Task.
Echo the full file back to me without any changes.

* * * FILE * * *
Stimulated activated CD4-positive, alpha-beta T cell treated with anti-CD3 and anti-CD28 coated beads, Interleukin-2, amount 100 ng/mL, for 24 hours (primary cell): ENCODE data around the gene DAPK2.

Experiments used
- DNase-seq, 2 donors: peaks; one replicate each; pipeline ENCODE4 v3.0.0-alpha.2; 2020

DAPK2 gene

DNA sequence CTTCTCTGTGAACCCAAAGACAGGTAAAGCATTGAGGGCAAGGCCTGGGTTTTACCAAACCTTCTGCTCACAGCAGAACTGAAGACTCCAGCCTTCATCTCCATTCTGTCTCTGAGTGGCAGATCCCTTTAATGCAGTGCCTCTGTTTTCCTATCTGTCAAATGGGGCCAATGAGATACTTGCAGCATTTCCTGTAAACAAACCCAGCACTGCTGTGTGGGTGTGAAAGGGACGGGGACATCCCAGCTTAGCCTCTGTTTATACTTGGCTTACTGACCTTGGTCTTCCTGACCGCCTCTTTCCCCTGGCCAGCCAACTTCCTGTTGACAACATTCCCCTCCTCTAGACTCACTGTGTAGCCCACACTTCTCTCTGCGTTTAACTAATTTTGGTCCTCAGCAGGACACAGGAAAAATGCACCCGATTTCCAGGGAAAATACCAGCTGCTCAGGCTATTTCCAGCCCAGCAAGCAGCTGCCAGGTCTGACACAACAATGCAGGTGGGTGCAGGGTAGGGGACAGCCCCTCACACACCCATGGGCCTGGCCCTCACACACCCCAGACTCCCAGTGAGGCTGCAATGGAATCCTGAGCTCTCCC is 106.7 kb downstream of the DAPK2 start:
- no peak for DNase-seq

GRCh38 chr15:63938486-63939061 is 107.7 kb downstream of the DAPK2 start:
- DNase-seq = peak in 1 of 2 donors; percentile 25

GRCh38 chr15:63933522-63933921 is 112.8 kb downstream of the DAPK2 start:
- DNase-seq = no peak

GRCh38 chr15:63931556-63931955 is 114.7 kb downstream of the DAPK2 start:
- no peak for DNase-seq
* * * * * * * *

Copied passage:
Stimulated activated CD4-positive, alpha-beta T cell treated with anti-CD3 and anti-CD28 coated beads, Interleukin-2, amount 100 ng/mL, for 24 hours (primary cell): ENCODE data around the gene DAPK2.

Experiments used
- DNase-seq, 2 donors: peaks; one replicate each; pipeline ENCODE4 v3.0.0-alpha.2; 2020

DAPK2 gene

DNA sequence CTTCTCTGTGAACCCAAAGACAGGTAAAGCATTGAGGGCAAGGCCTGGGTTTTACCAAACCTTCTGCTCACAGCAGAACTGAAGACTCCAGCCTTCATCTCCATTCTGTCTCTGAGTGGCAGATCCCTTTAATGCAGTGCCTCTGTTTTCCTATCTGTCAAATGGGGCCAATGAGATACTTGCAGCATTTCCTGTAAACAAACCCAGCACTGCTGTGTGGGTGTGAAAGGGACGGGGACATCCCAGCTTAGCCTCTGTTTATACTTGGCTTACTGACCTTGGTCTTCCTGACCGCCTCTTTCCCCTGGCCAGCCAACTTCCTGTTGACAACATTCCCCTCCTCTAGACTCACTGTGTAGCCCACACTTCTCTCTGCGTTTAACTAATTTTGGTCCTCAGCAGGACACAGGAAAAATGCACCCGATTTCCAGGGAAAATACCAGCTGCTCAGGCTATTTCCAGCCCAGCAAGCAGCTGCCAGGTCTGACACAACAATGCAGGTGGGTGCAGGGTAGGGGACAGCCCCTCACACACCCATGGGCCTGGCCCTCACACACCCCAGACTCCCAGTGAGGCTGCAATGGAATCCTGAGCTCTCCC is 106.7 kb downstream of the DAPK2 start:
- no peak for DNase-seq

GRCh38 chr15:63938486-63939061 is 107.7 kb downstream of the DAPK2 start:
- DNase-seq = peak in 1 of 2 donors; percentile 25

GRCh38 chr15:63933522-63933921 is 112.8 kb downstream of the DAPK2 start:
- DNase-seq = no peak

GRCh38 chr15:63931556-63931955 is 114.7 kb downstream of the DAPK2 start:
- no peak for DNase-seq